A year after Marlene died I finally cracked open The Emperor of all Maladies, Siddhartha Mukherjee. I couldn’t face it while Marlene had cancer, and I didn’t have the energy for it in the months after she died. But I finally read it, cover to cover. I now know everything I need to know about cancer. And especially, I know it was not Marlene’s fault. I don’t think it was mine either, though stress can be a factor in compromising the body’s immune system so that it misses a mutated gene. But I don’t grieve of over that, nor harbour guilt. There are more important parts of grief than that.
I read C.S. Lewis. It gave me some measure of solace to think that Lewis had a change of heart from his lifelong role as a Christian apologist. He reconciled the death of his ‘mother’, Joy, in 1941 (The Problem with Pain) but became a man of doubt with the death of his wife, Jane, in 1963 (A Grief Observed). I read The Still Point of the Turning World, Emily Rapp, but found only her last chapter useful as she talked about Lewis.
I read Julian Barnes, Levels of Life, another brilliant and spare rendering of the pain of the loss of your life’s partner. Here are two quotes that stay with me:
‘In life, the world divides into those who have endured grief and those who haven’t. Until you have endured grief, you cannot understand.
‘Every love story is a potential grief story. If not at first, then later. If not for one, then for the other. Sometimes, for both.’
I reread, William Bridges, Transitions, and David Burns, Feeling Good. I read a little book on grief published by the Anglican Church of Canada; imagine that.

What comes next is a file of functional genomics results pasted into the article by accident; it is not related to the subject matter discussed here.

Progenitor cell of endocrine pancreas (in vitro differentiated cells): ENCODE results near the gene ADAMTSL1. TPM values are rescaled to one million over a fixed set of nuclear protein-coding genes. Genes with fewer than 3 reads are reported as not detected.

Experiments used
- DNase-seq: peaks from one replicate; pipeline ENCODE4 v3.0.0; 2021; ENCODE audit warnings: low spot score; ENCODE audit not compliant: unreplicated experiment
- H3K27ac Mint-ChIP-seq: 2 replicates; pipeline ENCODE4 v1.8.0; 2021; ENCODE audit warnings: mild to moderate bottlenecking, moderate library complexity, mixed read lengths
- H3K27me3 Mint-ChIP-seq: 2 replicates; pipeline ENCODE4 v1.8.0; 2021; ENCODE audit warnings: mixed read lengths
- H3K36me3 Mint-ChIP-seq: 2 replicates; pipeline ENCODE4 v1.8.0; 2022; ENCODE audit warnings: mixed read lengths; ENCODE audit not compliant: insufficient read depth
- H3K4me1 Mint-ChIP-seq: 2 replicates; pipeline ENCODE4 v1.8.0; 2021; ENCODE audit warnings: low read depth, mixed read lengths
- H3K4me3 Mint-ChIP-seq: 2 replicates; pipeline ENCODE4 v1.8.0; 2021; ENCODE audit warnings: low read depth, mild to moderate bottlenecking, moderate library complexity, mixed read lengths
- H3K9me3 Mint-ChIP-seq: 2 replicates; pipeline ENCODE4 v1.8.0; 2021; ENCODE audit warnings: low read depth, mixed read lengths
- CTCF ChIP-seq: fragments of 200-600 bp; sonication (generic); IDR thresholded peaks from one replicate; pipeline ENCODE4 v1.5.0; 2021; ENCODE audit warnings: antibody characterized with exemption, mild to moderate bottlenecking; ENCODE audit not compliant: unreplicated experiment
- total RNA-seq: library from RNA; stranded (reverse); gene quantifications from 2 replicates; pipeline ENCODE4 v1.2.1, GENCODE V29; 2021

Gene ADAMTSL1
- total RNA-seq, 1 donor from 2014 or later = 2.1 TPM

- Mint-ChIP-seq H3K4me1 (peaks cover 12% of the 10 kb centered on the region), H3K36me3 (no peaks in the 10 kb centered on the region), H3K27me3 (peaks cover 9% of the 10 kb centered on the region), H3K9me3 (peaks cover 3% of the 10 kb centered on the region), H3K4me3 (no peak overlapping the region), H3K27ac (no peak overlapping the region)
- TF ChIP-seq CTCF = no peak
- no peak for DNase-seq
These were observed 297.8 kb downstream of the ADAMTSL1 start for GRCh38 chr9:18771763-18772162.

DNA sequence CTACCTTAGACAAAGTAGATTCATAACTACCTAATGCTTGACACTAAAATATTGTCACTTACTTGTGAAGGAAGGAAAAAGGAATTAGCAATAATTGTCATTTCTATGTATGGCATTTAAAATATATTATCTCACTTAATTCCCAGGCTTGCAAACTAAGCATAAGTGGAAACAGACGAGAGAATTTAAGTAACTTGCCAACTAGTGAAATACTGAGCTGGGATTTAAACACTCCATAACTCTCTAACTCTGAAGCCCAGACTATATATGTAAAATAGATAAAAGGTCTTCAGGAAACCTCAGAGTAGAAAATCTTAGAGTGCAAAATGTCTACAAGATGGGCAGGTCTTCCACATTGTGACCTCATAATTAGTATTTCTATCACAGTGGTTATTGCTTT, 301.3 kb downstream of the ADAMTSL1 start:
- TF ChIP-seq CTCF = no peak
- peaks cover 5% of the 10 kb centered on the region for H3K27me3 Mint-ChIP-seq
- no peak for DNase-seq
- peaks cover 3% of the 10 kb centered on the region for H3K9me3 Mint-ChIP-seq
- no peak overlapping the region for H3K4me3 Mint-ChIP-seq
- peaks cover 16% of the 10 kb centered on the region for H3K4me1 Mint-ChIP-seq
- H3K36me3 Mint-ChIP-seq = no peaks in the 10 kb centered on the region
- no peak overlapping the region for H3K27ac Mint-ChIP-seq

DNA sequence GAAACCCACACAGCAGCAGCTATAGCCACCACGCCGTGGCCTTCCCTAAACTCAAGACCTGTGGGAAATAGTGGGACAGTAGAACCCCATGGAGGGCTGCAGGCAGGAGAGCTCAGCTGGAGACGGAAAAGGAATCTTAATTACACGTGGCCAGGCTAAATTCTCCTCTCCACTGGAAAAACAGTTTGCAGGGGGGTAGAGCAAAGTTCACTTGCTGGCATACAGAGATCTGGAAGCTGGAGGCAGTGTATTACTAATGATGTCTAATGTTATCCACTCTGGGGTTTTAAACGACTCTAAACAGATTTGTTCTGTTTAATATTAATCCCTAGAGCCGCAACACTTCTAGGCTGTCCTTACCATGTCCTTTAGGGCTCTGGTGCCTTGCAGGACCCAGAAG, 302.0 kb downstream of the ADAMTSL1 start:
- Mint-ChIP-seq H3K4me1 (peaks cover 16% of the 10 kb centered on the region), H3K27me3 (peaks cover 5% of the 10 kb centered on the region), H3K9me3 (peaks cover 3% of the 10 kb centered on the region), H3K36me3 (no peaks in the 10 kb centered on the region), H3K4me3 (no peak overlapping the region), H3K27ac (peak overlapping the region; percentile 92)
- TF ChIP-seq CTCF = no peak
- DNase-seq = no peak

I found Lisa Feldman Barrett’s How Emotions Are Made unhelpful; it did not explain the neurochemistry of grief.
And one of the most interesting is a slim volume of poems and pithy insights that had been lurking in my library for decades, waiting for the moment when I might need it. How to Survive the Loss of a Love, Colgrove, Bloomfield and McWilliams.
I read a dozen other booksand manuals about dealing with grief and loss, many of which were empty recipe books to me. The most useful thing I got from Didion (A Year of Magical Thinking, quite a famous book) was this: ‘Grief, when it comes, is nothing like we expect it to be.’
And here are two more, borrowed from somewhere, that have stayed:
‘Grief is the last gift of love.’
‘Grief is the love that you didn’t get to give, or have.’
The grief of divorce vs grief through the death of a spouse
My bibliotherapy continued through the months of my involvement with Emily but began to wane as I imagined her moving with me to my new house, my new life. I’m fairly certain, now, that my love affair with Emily was in many ways transference: I needed her to fill a void in my life after losing Marlene, a void that may perhaps have been there for years. Nevertheless, it was a love affair built on a foundation of a longtime relationship, and attraction, attraction we both held. I fell deeply in love with her, or at least some part of me did. In my selfish need to heal my wounds I was in no condition to judge clearly what was happening to me, or to her. I did not, could not, decipher what was going on in her mind; that might be true of any love affair, we are totally self-absorbed, not truly aware of the other’s mentality. But what of Emily’s mind? What were her unmet needs, and conflicts? Of this we can only speculate, as her side of the story remains untold. All we can know is what actions she took, and only surmise at her feelings. I am convinced she loved me, but, she was far more conflicted than I. I have no doubt she was in great pain when she made the decision she thought she must, even though, in the way she ended it, even more damage was done.